The International Union of Marine Insurance says it’s time to take action to address an alarming number of containership fires occurring in 2019.
So far this year, the containership industry has seen a number of fires, including incidents involving Yantian Express, APL Vancouver, Grande America, E.R. Kobe and KMTC Hong Kong.
Specifically, IUMI is calling for urgent improvement to onboard firefighting systems.
“Fire-fighting capabilities onboard containerships are deficient and we need to see more headway to improve the safety of the crew, the environment, the cargo and the ships themselves,” said Helle Hammer, Chair of IUMI’s Policy Forum. “Mis and non-declaration of cargo has serious safety implications and is the root cause behind these tragic incidents. There is agreement among experts that the current means of controlling a fire in the cargo hold are of little effect. The safety objectives set out in SOLAS do not seem to be met, and in light of the various recent casualties the time for action is now.”
The IMUI previously raised its concerns at the IMO’s 101st Maritime Safety Committee (MSC) meeting in June 2019, which received broad support. In 2017, IUMI published a position paper to raise a variety of concerns including inadequate fire detection and onboard firefighting systems both on deck and under deck, as well as the need to revise SOLAS.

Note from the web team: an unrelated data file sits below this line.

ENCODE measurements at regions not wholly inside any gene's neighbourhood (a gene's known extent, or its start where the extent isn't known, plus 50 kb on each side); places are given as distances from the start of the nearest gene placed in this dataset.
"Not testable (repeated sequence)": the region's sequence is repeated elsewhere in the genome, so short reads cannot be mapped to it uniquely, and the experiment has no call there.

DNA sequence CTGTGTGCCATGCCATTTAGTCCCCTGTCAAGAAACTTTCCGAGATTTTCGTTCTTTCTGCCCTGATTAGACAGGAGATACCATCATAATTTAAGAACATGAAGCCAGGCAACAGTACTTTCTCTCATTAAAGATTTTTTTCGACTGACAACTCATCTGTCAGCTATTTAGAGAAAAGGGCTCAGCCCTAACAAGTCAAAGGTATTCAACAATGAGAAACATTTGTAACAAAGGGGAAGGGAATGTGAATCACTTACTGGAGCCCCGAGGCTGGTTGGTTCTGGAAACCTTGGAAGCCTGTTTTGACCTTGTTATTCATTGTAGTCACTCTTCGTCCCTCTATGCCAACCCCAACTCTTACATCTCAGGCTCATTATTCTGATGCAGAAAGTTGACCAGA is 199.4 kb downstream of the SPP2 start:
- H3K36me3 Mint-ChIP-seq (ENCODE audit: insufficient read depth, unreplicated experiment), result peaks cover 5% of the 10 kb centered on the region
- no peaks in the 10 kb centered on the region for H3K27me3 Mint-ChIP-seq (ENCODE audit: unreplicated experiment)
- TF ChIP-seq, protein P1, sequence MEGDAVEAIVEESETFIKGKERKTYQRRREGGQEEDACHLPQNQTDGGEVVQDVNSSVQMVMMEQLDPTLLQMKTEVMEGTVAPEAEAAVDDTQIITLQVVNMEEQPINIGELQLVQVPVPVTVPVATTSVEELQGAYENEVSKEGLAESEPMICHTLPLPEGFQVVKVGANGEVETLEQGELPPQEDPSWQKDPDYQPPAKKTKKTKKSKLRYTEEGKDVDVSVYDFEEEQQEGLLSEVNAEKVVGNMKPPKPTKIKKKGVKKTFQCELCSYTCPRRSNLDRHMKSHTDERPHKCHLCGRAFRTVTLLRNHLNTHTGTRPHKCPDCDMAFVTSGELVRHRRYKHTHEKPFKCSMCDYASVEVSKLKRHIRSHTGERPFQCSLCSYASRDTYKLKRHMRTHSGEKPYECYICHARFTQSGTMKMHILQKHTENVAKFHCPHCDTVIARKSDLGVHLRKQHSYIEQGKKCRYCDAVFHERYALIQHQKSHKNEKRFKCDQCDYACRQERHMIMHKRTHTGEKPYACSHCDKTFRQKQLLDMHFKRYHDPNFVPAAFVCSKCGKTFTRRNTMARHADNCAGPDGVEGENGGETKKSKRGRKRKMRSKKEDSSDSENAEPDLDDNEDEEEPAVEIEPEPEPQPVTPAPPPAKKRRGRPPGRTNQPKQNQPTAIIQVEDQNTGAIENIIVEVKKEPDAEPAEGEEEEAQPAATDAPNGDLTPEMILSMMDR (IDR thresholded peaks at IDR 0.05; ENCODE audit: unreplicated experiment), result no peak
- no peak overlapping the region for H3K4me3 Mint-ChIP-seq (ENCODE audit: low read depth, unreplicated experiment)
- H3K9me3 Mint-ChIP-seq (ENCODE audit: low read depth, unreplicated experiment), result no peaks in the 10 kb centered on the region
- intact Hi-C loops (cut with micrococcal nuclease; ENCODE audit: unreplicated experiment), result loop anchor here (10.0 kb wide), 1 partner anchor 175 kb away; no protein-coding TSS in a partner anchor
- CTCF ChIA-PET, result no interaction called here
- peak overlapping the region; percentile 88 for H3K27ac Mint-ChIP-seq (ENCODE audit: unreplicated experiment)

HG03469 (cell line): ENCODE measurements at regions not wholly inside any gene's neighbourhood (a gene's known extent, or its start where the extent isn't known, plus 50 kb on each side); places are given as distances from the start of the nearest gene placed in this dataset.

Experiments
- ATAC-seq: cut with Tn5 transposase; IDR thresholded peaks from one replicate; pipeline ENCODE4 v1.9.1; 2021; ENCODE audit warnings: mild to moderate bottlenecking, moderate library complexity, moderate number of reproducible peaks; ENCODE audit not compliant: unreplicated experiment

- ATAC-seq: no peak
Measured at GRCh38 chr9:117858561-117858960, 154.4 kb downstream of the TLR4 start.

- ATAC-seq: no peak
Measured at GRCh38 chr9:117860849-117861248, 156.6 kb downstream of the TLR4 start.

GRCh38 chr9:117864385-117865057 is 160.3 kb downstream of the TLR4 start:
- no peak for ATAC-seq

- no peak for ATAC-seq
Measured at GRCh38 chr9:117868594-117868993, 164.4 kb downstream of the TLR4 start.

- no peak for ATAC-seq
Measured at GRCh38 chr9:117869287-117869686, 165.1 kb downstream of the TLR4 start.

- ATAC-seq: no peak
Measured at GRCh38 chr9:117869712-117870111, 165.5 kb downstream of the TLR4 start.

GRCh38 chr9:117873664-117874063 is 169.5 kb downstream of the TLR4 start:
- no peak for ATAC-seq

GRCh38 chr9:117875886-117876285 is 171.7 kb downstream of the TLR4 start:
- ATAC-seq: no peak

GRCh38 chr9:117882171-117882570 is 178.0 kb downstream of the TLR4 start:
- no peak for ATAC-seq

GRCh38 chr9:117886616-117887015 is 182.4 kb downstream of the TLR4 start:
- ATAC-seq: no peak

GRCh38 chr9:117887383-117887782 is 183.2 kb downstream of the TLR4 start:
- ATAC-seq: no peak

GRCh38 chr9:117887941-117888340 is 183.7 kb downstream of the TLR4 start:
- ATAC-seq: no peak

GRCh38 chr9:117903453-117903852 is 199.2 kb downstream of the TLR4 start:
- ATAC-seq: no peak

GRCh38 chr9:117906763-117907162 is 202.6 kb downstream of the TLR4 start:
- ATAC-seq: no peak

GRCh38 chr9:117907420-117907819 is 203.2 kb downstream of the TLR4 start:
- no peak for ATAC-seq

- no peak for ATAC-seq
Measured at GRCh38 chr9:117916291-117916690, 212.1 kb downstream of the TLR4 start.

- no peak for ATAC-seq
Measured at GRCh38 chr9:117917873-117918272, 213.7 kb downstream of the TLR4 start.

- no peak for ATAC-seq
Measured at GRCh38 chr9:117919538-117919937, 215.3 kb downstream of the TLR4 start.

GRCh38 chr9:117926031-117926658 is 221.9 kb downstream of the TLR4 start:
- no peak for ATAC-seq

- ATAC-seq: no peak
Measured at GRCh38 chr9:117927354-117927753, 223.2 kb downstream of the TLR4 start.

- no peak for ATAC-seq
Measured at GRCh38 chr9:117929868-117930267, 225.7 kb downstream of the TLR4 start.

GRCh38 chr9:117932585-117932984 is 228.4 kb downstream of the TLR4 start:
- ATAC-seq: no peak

IUMI is now calling for additional support from flag administrations and other stakeholders to bring this issue to IMO’s agenda in 2020.
“Our position paper recommends that firefighting systems should be arranged to segregate the ship into fire compartments where the fire can be isolated to prevent it from spreading,” says Hammer. “Onboard systems could then cool the containers and allow them to burn out in a controlled manner. Fixed monitors to adequately attack the fire and improved fire detection system are further measures proposed to allow for an appropriate response mechanism. Better prevention measures must also address the concerning rise in cargo misdeclaration. We are encouraged to see larger carriers already beginning to crack down on this problem.”